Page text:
Materials and methods

Plant materials and treatment

Experiments were performed at the Libang Scientific Base of Guangxi Academy of Agricultural Sciences, located in Futang town in Wu Ming district, Nanning city, Guangxi province, China. The banana cultivar ‘Guijiao No.9’ was used, and the seeds were planted in January, 2021. We got the permission to collect Banana seeds. And the study protocol was complied with relevant institutional, national, and international guidelines and legislation. Uniconazole wettable powder (5%, Sichuan Runer Technology, China) was applied to the plants when they grew to 16–18 leaves. The powder was diluted to obtain different concentration gradients, and then 200 mL solutions were drenched along the base of the pseudostem, resulting a gradient dosage of 0.1 g/plant, 0.3 g/plant, and 0.5 g/plant. Plants treated with water at the same stage as described above were used as controls. Twenty plants were used for each uniconazole-treated and control group and used to measure the dwarfed phenotype. Leaves were collected at 15, 20, and 25 d after treatment for both the uniconazole-induced and control groups. A total of 100 g of leaf blade (without leaf vein) was clipped from the penultimate piece of leaf for each plant and immediately frozen in liquid nitrogen or stored in a refrigerator at − 80 °C. Three independent biological replicates were conducted for the subsequent measurement of physiological indices, cDNA library construction, and RNA sequencing for each uniconazole-treated and control group.

Measurement of physiological indices

GA production was estimated using a tetramethyl benzidine (TMB) detection system after incubation with an HRP-conjugated antibody. GA content was quantified by measuring the absorbance at 450 nm. Other physiological indices of the leaf samples were assessed using a spectrophotometric method. Polyphenol oxidase (PPO) activity was assayed using pyrocatechol as the substrate. Superoxide dismutase (SOD) activity was measured using the xanthine oxidase method based on the production of O2 − •. Catalase (CAT) activity was examined by measuring H2O2 decomposition. Phenylalanine ammonia-lyase (PAL) activity was measured from the conversion of l-phenylalanine to trans-cinnamic acid. Soluble protein was quantified based on the reduction of Cu2+ to Cu1+ in an alkaline environment. PPO, SOD, CAT, PAL, and soluble protein activities were determined by measuring the absorbance at 410, 450, 240, 290, and 562 nm, respectively, and expressed as units/mg protein.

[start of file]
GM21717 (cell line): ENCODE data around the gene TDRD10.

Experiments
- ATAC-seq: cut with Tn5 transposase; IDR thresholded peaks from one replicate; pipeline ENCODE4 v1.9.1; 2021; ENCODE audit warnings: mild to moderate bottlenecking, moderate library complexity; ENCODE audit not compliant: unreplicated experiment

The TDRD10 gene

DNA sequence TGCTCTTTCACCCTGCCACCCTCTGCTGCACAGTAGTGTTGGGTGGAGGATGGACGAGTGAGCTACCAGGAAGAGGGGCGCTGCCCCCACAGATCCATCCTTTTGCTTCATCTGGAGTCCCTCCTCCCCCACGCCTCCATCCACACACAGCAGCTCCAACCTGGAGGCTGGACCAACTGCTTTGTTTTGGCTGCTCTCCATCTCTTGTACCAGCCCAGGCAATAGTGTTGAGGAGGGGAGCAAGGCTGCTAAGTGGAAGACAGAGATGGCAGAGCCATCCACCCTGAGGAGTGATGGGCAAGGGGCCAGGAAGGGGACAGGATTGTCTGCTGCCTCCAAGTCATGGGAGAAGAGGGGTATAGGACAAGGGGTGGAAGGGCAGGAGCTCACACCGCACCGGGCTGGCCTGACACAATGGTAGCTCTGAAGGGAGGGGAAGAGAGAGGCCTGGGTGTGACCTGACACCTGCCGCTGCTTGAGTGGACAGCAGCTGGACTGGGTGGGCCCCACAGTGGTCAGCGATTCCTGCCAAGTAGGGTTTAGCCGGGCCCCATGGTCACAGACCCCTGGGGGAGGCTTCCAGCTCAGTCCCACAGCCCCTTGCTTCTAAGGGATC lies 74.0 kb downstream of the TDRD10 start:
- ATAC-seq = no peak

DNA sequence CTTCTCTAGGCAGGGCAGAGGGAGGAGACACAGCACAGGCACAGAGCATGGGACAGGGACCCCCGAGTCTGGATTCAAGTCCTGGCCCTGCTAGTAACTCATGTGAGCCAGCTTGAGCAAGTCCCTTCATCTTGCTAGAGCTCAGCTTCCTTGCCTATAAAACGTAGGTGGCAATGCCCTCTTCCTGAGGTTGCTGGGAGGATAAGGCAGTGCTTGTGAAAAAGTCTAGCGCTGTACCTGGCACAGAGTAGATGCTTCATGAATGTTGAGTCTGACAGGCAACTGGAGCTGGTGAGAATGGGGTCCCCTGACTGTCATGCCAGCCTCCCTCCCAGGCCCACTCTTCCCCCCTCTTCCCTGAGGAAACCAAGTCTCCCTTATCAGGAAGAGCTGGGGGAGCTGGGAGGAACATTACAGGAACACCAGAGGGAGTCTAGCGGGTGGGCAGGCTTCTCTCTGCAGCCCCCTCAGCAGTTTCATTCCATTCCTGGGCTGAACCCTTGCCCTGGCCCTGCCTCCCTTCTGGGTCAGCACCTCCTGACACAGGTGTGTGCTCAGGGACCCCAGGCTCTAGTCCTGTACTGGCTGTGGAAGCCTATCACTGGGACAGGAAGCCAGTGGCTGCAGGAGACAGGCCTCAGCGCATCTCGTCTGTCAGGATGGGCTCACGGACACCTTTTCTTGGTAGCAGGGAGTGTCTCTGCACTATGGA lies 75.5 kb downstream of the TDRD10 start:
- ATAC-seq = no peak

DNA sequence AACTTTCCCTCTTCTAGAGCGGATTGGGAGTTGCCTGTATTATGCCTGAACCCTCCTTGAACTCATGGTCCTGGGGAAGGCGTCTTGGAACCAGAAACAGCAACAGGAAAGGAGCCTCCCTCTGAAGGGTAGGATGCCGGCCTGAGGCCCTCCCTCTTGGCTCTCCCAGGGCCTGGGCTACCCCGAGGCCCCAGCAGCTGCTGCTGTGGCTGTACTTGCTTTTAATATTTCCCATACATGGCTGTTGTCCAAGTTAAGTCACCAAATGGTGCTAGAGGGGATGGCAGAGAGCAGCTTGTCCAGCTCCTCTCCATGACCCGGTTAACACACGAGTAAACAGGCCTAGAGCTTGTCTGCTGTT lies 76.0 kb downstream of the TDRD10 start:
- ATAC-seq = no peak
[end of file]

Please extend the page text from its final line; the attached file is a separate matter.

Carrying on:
Measurement of biochemical indices

The potassium, calcium, and magnesium contents were determined by atomic absorption spectroscopy (AAS, TAS-900 AFG, China). Total phosphorus content was measured using phosphorus molybdenum blue spectrophotometry at 660 nm, and total phosphorus was expressed as the concentrations of organic and inorganic phosphorus. Total nitrogen was determined by titration with ferrous ammonium sulfate using an azotometer. Si concentration was quantified using plasma atomic emission spectroscopy (ICP-AES).

Metabolite extraction and LC-MS/MS analysis

Leaf samples were freeze-dried and crushed using a mixer mill (MM 400, Retsch). Lyophilized powder (100 mg) was dissolved in 1.2 mL of 70% methanol solution and kept at 4 °C overnight. After centrifugation at 12000 rpm for 10 min, the extracts were filtered (SCAA-104, 0.22 μm pore size; ANPEL, Shanghai, China). UPLC separation was performed using a 1.8 μm, 2.1 mm * 100 mm Agilent SB-C18 column. Linear ion trap (LIT) and triple quadrupole (QQQ) scans were acquired on an Applied Biosystems 4500 Q TRAP LC-MS/MS system, including an ESI Turbo ion–spray interface.